Three takeaways from Stat's interview with the Senate Finance Committee chairman.
Stat’s wide-ranging interview with Sen. Chuck Grassley, chair of the Senate Finance Committee, is the talk of the healthcare Twitterati and getting a lot of well-deserved attention.
Here are three takeaways:
Keep a close eye on PDPRA.
Grassley is, not surprisingly, against Medicare for all as the antidote to high drug prices. Instead, the Iowa Republican instead talks up provisions the Prescription Drug Pricing Reduction Act (PDPRA) that he and Sen. Ron Wyden, the ranking Democratic on the Finance Committee, have co-sponsored. The legislation would, among other things, establish a new cap of about $3,000 on out-of-pocket expenses for Part D beneficiaries and require drug manufacturers to pay rebates to the federal government if a drug price increase exceeds inflation-inflation caps, for short. You can find a good Brookings explainer of the PDPRA here. In response to a question about whether the inflation caps would be on a slippery slope to price controls, Grassley defends them as reasonable-and as necessary for PDPRA to get bipartisan support.
Related: How HIgh Drug Prices Affect Patients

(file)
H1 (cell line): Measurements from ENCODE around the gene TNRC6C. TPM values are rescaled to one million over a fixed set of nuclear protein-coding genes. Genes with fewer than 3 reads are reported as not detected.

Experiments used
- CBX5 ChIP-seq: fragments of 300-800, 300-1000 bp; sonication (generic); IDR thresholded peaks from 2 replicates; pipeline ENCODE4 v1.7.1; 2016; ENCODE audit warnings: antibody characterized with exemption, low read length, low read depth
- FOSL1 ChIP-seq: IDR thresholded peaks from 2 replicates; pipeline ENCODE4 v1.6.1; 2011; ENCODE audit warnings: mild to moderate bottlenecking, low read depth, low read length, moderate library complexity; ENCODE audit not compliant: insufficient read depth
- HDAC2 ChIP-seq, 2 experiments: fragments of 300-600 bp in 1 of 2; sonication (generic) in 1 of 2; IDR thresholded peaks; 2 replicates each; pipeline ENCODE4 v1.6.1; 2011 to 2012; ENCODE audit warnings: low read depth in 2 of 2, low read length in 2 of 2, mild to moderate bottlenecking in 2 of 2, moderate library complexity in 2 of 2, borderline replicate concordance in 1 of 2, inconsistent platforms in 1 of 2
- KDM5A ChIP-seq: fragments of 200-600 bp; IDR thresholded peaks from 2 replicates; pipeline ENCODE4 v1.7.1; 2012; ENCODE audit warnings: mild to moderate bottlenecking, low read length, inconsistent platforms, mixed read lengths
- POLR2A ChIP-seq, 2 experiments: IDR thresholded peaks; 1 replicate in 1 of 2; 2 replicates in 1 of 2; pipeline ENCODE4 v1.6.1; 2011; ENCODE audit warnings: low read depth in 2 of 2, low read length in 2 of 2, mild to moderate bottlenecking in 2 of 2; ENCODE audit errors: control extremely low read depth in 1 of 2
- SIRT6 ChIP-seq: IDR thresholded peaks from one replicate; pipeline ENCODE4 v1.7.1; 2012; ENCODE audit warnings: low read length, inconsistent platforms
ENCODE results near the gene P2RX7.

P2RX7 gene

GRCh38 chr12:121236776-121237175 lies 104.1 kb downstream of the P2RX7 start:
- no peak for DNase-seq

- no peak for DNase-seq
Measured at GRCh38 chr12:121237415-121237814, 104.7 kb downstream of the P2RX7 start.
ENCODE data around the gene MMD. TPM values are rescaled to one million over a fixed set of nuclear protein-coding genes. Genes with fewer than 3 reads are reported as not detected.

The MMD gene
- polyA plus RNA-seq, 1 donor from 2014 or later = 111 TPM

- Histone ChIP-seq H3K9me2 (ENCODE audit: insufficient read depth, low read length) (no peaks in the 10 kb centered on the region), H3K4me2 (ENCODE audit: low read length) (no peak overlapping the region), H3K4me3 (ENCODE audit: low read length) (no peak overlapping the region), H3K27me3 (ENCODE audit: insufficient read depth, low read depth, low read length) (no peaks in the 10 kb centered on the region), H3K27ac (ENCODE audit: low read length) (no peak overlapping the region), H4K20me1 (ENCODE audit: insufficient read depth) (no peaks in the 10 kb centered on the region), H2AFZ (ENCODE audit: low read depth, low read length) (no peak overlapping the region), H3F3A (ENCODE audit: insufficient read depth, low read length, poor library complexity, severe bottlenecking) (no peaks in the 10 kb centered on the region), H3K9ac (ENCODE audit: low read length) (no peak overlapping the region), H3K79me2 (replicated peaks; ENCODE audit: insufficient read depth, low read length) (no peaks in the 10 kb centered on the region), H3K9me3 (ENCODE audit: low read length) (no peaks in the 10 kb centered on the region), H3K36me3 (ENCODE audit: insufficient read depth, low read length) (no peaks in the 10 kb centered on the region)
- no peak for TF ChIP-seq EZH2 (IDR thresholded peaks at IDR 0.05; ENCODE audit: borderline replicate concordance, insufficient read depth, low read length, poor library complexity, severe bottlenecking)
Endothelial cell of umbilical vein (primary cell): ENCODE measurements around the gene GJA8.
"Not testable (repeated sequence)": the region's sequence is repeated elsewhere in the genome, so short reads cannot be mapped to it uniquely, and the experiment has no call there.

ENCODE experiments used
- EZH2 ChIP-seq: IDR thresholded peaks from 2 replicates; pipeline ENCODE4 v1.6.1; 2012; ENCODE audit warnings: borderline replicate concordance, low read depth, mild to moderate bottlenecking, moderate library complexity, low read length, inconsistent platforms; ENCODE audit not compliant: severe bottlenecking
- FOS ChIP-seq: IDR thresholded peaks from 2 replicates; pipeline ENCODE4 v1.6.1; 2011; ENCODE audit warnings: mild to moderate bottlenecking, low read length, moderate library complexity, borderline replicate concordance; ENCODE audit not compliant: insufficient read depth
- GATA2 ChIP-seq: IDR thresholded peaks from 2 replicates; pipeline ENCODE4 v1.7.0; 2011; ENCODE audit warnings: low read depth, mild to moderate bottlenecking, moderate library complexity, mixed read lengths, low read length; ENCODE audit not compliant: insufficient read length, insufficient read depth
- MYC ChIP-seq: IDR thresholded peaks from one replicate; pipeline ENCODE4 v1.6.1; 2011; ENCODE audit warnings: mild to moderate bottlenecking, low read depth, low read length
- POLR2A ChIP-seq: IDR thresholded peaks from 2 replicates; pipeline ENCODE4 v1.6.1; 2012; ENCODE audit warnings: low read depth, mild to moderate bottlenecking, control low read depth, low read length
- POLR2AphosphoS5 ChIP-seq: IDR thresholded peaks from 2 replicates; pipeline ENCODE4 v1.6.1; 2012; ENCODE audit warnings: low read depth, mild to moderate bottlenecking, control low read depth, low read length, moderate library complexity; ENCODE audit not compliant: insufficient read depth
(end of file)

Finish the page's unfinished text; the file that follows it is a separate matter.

Keep an eye on drug importation plans and legislation.
The Trump administration laid out a plan in December that would states, drug wholesalers and pharmacies to import prescription drugs from Canada, although the timetable is uncertain. In the Stat interview, Grassley references his 2004 legislation that would have expanded importation from the EU and several countries. He also mentions his 2019 bill that would allow importation of prescription drugs from Canada-and that Democratic presidential hopeful, Minnesota Sen. Amy Klobuchar, is a co-sponsor. He taps the brakes some on importing biologics, though, voicing concern about “the safety and efficacy of importing biologics into the medicine cabinets of American patients.”
Watch how Republicans straddle the innovation/profits vs. prices divide.
Pharma and biotech have warned that lowering drug prices could kill off innovation. Grassley offers up a full-throated defense of Big Pharma profit motives: “The so-called ‘animal spirits’ of American ingenuity has launched new frontiers of scientific discovery and 21st century miracles and treatment.” But in his homespun, mixed-metaphor style, he also says that “runaway profits won’t amount to a hill of beans for Big Pharma” if the taxpaying public can’t afford to pay the high prices.